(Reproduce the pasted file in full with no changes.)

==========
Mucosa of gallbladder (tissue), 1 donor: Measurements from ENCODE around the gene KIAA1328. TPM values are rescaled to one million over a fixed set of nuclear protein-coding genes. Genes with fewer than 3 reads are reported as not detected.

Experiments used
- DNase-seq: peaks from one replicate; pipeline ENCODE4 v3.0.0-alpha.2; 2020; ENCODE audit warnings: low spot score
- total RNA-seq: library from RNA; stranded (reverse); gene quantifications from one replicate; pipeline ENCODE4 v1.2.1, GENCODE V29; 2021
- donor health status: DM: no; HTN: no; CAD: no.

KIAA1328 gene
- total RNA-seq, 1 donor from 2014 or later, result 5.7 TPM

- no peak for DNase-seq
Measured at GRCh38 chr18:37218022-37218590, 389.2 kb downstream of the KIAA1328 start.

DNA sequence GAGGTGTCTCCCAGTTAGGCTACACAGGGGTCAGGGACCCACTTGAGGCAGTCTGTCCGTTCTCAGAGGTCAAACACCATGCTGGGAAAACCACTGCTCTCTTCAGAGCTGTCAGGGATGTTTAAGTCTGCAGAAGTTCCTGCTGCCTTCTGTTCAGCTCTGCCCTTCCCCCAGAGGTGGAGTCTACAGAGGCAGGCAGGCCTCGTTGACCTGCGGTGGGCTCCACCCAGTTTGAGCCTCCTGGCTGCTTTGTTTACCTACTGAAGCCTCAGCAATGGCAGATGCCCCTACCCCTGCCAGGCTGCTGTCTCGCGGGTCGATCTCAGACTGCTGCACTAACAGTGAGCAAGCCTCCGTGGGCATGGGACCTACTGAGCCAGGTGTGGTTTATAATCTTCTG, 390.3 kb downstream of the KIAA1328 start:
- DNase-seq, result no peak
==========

Mucosa of gallbladder (tissue), 1 donor: Measurements from ENCODE around the gene KIAA1328. TPM values are rescaled to one million over a fixed set of nuclear protein-coding genes. Genes with fewer than 3 reads are reported as not detected.

Experiments used
- DNase-seq: peaks from one replicate; pipeline ENCODE4 v3.0.0-alpha.2; 2020; ENCODE audit warnings: low spot score
- total RNA-seq: library from RNA; stranded (reverse); gene quantifications from one replicate; pipeline ENCODE4 v1.2.1, GENCODE V29; 2021
- donor health status: DM: no; HTN: no; CAD: no.

KIAA1328 gene
- total RNA-seq, 1 donor from 2014 or later, result 5.7 TPM

- no peak for DNase-seq
Measured at GRCh38 chr18:37218022-37218590, 389.2 kb downstream of the KIAA1328 start.

DNA sequence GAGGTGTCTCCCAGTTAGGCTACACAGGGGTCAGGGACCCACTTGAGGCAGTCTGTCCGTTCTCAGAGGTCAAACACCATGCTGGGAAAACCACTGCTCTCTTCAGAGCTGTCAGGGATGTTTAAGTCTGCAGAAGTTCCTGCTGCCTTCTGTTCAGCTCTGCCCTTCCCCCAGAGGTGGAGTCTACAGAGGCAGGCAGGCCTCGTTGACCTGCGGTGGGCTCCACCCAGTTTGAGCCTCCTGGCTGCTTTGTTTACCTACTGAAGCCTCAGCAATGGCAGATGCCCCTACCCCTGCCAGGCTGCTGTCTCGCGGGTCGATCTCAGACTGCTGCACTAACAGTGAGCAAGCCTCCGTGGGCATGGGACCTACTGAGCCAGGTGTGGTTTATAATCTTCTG, 390.3 kb downstream of the KIAA1328 start:
- DNase-seq, result no peak